This guide goes through the ins and outs of trusts to help create a better understanding.
What is a Trust?
Like a Will, your Trust allows you to determine how your property is handled and distributed at the time of your death. The Trustee will administer the Trust even if you become incapacitated, provided you make provision for a Successor Trustee. The Trust allows for you to:
-decide who will inherit your assets and, in particular, make specific gifts to the people you want to receive them
-maintain control of your assets
-give away trust assets to reduce your taxable estate
-are not subject to probate and, therefore, do not become public record
-are more difficult to contest than a Will
Trusts do not allow for you to name a guardian of your minor children and will require a Will to appoint a guardian. Assets not transferred to the Trust are subject to probate. Creditors do not have a final cut-off date for claims.
The Difference between a Revocable and an Irrevocable Trust
A revocable trust can be terminated or modified by the donor at any time without the permission of the beneficiary. Since the grantor is acting as a trustee, the trust's value is considered in their personal estate when determining estate taxes. An irrevocable trust, without permission of the beneficiary, may not be canceled or amended by the donor because they have given up ownership of the trust's contents. Irrevocable trusts have many different types, such as bypass trust, special needs trust, irrevocable life insurance trust, and charitable trust, and are used primary for asset protection, charitable estate planning, and estate tax reduction.
Types of Trusts
-Living Trust: a written statement that makes your end of life decisions very clear to your family and all medical providers should you be unable to decide for yourself at that time. If you cannot make health care decisions for yourself, as determined by two health care professionals, and do not have a living trust a health care "surrogate" will be chosen for you and can be a family member or close friend.
-Land Trust: this trust type deals with the bequeathing of a real estate title to the beneficiary of the trust.
-Generation-Skipping Trust: this trust is used when the trustee is one or more generation younger than the donor.
-Constructive Trust: this type of trust is established by the court based on the grantor's information, facts, and circumstances to ensure that no one is being deprived of their rights and belongings.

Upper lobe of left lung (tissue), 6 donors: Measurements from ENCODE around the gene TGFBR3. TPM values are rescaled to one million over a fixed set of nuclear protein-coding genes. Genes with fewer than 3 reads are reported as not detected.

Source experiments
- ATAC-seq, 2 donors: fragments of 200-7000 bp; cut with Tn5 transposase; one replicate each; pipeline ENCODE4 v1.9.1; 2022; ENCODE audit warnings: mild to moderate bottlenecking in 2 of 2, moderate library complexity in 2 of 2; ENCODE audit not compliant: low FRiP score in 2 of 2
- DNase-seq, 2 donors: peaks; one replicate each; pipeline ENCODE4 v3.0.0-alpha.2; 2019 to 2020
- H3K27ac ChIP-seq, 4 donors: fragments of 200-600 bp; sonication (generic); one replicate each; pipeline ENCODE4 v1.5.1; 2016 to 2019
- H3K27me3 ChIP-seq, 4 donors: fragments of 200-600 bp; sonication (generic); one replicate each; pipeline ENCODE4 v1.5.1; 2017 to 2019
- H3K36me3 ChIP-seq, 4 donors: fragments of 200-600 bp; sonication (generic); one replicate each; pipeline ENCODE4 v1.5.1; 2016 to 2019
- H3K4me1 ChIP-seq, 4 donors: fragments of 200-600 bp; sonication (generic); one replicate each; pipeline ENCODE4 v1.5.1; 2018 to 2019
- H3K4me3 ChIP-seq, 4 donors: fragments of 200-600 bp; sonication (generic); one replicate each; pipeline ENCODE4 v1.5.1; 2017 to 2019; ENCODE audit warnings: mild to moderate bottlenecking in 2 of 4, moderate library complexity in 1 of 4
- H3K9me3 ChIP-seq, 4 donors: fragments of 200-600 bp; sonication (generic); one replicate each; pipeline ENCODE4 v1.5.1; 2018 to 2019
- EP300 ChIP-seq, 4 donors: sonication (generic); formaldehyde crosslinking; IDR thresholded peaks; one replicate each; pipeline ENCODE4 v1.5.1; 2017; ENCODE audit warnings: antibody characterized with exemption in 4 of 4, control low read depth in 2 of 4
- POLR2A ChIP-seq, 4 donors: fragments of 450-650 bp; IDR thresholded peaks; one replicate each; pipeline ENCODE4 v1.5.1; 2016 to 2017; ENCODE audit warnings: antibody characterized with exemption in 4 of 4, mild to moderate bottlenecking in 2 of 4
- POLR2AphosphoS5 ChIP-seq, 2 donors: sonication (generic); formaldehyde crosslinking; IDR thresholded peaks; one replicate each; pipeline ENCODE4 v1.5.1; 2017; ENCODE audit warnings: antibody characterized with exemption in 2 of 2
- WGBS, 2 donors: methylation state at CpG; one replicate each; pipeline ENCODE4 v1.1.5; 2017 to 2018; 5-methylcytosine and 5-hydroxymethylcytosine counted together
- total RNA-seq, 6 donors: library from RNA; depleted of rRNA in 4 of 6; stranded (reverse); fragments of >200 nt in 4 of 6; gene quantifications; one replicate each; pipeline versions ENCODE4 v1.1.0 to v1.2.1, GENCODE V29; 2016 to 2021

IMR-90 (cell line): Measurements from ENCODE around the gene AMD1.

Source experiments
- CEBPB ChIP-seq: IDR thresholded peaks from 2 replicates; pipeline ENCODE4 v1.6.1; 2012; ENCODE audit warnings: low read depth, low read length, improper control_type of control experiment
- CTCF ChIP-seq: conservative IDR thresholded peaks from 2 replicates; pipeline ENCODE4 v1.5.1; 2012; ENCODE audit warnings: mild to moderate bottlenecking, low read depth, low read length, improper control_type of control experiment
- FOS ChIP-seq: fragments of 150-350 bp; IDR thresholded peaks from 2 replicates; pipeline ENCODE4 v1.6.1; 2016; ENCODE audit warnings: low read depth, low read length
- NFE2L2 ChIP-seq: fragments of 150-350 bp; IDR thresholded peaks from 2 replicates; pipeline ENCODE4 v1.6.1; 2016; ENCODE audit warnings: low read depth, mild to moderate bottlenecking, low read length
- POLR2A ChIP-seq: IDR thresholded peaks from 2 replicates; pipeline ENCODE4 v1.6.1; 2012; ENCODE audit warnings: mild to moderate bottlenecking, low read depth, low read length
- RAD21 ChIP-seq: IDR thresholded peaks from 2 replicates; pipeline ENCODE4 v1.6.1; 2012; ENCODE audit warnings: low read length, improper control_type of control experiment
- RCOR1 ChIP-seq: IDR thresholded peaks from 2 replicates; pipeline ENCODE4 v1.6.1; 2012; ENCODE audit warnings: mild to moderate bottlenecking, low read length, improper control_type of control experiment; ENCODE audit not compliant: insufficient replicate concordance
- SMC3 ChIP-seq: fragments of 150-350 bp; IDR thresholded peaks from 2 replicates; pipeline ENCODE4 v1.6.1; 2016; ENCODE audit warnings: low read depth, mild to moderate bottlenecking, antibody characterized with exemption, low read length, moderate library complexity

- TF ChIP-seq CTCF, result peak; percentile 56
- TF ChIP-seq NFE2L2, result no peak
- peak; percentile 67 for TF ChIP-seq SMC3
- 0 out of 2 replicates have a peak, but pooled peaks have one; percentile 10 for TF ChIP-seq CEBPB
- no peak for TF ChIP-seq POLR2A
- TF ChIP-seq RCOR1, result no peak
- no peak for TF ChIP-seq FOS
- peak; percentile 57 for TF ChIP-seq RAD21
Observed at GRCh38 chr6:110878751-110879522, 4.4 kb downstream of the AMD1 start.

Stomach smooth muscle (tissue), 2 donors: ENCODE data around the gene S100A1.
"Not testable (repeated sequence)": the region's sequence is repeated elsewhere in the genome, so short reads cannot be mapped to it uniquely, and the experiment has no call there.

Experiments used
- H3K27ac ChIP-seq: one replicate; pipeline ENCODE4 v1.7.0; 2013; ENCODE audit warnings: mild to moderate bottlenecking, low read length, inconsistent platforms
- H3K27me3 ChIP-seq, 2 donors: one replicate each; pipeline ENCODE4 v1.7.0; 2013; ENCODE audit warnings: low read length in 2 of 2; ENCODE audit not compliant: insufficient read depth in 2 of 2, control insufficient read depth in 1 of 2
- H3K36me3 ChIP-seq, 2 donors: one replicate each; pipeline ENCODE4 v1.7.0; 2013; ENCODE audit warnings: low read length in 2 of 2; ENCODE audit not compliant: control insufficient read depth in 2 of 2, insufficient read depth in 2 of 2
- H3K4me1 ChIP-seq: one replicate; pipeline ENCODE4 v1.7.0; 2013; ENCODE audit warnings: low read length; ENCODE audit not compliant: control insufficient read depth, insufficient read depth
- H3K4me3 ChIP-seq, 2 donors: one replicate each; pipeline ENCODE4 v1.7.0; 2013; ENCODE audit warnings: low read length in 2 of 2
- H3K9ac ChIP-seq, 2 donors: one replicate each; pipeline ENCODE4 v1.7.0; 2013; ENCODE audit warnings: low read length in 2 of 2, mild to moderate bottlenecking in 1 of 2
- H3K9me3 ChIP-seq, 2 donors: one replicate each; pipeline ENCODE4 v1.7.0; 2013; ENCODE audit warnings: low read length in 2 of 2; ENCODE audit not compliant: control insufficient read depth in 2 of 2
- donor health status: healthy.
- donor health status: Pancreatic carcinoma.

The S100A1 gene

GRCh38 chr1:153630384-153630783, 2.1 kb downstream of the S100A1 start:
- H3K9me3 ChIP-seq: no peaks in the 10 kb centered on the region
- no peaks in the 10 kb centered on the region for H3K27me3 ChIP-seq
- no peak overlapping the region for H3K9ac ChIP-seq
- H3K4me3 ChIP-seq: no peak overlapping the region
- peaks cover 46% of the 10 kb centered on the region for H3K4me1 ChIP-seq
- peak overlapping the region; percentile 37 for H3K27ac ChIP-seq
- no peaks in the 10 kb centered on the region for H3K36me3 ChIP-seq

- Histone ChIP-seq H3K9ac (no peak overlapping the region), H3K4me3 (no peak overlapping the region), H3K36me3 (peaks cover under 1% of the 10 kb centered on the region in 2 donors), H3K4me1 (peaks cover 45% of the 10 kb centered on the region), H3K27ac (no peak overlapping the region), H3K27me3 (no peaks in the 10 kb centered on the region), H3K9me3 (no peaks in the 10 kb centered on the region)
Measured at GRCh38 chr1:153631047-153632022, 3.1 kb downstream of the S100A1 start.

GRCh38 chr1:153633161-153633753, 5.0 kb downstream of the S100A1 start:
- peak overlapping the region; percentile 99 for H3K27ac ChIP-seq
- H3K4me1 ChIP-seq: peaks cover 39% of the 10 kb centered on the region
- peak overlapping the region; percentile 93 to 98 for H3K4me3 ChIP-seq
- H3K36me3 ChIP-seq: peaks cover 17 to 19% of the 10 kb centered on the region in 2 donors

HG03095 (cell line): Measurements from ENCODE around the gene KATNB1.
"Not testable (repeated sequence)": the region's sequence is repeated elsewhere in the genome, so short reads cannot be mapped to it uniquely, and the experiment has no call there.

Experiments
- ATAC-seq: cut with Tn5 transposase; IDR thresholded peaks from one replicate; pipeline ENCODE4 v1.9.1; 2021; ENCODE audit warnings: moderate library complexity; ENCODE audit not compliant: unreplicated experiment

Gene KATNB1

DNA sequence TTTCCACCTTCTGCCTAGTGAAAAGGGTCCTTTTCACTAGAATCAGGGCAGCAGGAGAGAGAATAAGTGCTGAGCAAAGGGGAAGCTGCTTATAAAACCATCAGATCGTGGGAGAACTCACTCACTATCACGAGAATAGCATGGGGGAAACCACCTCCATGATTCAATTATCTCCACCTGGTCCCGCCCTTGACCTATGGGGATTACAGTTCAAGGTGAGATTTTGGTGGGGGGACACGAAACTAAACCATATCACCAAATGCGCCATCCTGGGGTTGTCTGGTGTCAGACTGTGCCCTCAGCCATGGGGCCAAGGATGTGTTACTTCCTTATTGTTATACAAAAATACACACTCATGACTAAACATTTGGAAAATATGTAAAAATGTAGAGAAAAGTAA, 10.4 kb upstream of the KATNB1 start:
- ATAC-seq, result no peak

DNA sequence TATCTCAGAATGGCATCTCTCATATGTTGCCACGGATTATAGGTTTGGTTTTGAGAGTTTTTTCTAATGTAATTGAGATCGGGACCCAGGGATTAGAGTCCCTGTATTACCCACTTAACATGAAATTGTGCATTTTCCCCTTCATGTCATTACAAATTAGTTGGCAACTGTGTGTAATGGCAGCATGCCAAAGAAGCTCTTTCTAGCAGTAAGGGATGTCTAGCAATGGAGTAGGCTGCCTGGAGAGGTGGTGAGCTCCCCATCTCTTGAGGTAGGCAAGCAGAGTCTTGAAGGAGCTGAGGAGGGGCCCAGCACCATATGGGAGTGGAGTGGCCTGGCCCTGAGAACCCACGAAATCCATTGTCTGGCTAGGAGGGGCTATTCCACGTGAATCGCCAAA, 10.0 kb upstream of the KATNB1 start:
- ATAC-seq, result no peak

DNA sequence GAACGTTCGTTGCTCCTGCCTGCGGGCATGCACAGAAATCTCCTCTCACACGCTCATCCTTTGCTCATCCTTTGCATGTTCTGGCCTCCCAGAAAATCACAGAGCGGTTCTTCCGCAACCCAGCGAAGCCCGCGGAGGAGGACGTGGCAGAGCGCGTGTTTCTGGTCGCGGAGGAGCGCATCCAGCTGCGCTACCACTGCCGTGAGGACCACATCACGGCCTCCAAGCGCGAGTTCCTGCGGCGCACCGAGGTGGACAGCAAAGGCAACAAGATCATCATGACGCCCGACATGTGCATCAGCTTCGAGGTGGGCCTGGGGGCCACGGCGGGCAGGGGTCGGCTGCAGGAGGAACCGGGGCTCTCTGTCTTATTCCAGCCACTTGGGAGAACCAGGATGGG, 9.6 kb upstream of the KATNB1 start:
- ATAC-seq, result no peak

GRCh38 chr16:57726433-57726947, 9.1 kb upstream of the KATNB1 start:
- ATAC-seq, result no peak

-Special Needs Trust: this trust is designed to provide income to those with special needs while still allowing them to receive government benefits.
-Medicaid Trust: this irrevocable trust is used to benefit a person that has too much income to receive government aid, but not enough to cover necessary medical bills.
-Spendthrift Trust: this is a type of irrevocable trust where the donor decides how they money will be spent on behalf of the beneficiary and is often used when the grantor does not trust the financial decisions of the trustee.
-Tax By-Pass Trust: this trust type is used to avoid the estate tax when leaving money to a spouse or descendant.
-Grantor Retained Trusts: this trust has three sub-types: annuity gives the trustee a set amount of money at regular intervals; unit which pays the beneficiary a percent of a trust; and income which allows for assets to be placed in the trust without the grantor giving up the income.
-Qualified Personal Residence Trust: this is similar to a Grantor Retained Income Trust where property can be placed in a trust to reduce the gift tax without the trustee being in charge of the income.
How to Avoid Probate
Most people attempt to avoid probating for the convenience of the estate executor and because the cases can be costly or drag on for at least a year. Here are some tips on how to avoid probate:
-If you have a joint tenancy with your spouse the assets will automatically stay with them.
-Having a Last Will reduces the need for probating because the beneficiaries can be named within a bank or retirement account that is payable upon death.
-A Revocable Living Trust avoids the probate process by distributing the assets to the trustee.
-Reduce the size of your estate with gifts.
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